Overcoming Barriers to Economic Development – A Remote Island Perspective

Overcoming Barriers to Economic Development –            A Remote Island Perspective

A seminar organised by the Committee of Regions  and Shetland Island Council

9 September 2016, Lerwick, Shetland

Seminar objectives met

The objective of the seminar was  to create a greater un- derstanding of peripheral issues faced by islands and other remote communities and thus to draw evidence of the state of play of Cohesion in the EU.

Remote islands and communities have a range of structural circumstances that are difficult for policymakers to grasp unless they are experienced directly.

Presentations by Shetland, Orkney and Western Isles Councils  included an examination of the barriers and opportunities to pursue economic development strategies in their remote communities.

By meeting local experts and local community groups dealing with matters such as sustainable economic development, social inclusion, environmental protection, the seminar provided first-hand information on the enablers and barriers that such communities face in achieving sustainable economic development and Territorial Cohesion.

Islands have their own geographical specificities

In her presentation, Ilona Raugze from the ESPON EGTC explained how ESPON’s work on areas such as islands with geographical specificities brought a new understanding of their challenges.

The 2011 Euroisland study showed that

  • Islands have a below average connectivity
  • islands are below the European GDP average
  • economic convergence is slower
  • job and career opportunity are low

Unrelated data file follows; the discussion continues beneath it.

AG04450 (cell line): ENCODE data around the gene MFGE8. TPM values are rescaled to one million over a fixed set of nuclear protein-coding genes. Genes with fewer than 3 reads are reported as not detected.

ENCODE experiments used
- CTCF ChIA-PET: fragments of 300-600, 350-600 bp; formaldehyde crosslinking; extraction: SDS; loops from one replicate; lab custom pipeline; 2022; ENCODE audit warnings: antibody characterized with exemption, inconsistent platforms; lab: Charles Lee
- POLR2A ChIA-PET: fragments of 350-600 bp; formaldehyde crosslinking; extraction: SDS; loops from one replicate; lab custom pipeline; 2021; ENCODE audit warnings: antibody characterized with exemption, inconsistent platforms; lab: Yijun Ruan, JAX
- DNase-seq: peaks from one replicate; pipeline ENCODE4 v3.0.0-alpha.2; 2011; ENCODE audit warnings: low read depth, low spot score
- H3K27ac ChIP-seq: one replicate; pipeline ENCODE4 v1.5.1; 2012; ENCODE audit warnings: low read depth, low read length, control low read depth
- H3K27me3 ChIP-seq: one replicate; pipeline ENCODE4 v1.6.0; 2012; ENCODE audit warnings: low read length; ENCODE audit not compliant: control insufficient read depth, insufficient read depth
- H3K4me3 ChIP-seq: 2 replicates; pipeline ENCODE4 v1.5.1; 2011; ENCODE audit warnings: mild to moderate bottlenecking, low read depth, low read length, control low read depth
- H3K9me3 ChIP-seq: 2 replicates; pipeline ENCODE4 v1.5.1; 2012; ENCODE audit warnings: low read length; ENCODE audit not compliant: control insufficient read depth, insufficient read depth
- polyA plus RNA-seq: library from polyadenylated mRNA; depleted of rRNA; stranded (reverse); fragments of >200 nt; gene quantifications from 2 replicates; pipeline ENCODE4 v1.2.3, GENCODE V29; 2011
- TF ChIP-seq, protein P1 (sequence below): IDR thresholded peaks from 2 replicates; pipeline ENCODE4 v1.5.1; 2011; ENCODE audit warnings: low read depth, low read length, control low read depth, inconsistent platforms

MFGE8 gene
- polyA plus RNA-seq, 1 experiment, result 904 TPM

• Low quality and high cost of services

Insularity has to be considered as a permanent, natural feature that affects negatively, directly and indirectly, islands’ attractiveness and subsequently places obstacles to their performance in terms of sustainable development. 

Insularity creates unequal opportunities between these territories and the rest of the European Union.

EU should stress on attractiveness parameters in order to address the different characteristics and costs of insularity by a differentiated policy.

The 2012 Geospec showed that  general characteristics for island territories were

  • Social capital – “closely-knit communities”
  • High value of natural capital
  • Preserved history and culture and biodiversity
  • Goods and services that do not receive market pricing (air purification, hazard prevention, groundwater recharge, bioremediation of waste and pollutants, recreation)
  • Renewable energies (hydropower, offshore wind, wave, tidal energies, biomass, solar energy)
  • Higher vulnerability to climate change (islands – sea level rise, storms, extreme temperatures, flooding)

The Geospec study concluded that recognising diversity was very important in policy making: an integrated place-based approach is needed since geographic specificity is only one of many factors influencing the performance of any given territory. Understanding specific processes to inform policy-making is more important than benchmarking. And the focus should be on potentials rather than on relative performance.

New policy recommendations emerged

1/ Recognising diversity in policy-making

  • 
European debates on cohesion and competitiveness need to focus on different models of growth and development rather than convergence or divergence of regional performance
  • Supporting development strategies that respect territorial potential is more valid than attaching particular funding to lines of geographic conditions

  2/ Recognising diversity in policy-making

  • 
European debates on cohesion and competitiveness need to focus on different models of growth and development rather than convergence or divergence of regional performance
  • Supporting development strategies that respect territorial potential is more valid than attaching particular funding lines to geographic conditions

3/ Fields of action

  • 
Policy measures should be tailored to local potentials and challenges. 
There should be a balance of measures to compensate for permanent handicaps and measures to promote the assets (“territorial capital”)

For example:

  • Seasonality in employment (tourism) to be integrated with other employment opportunities (multi-activity)
  • Overcoming physical remoteness by developing new ICT solutions to ensure accessibility of services, learning opportunities, e- democracy etc.
  • Investment in alternative energy sources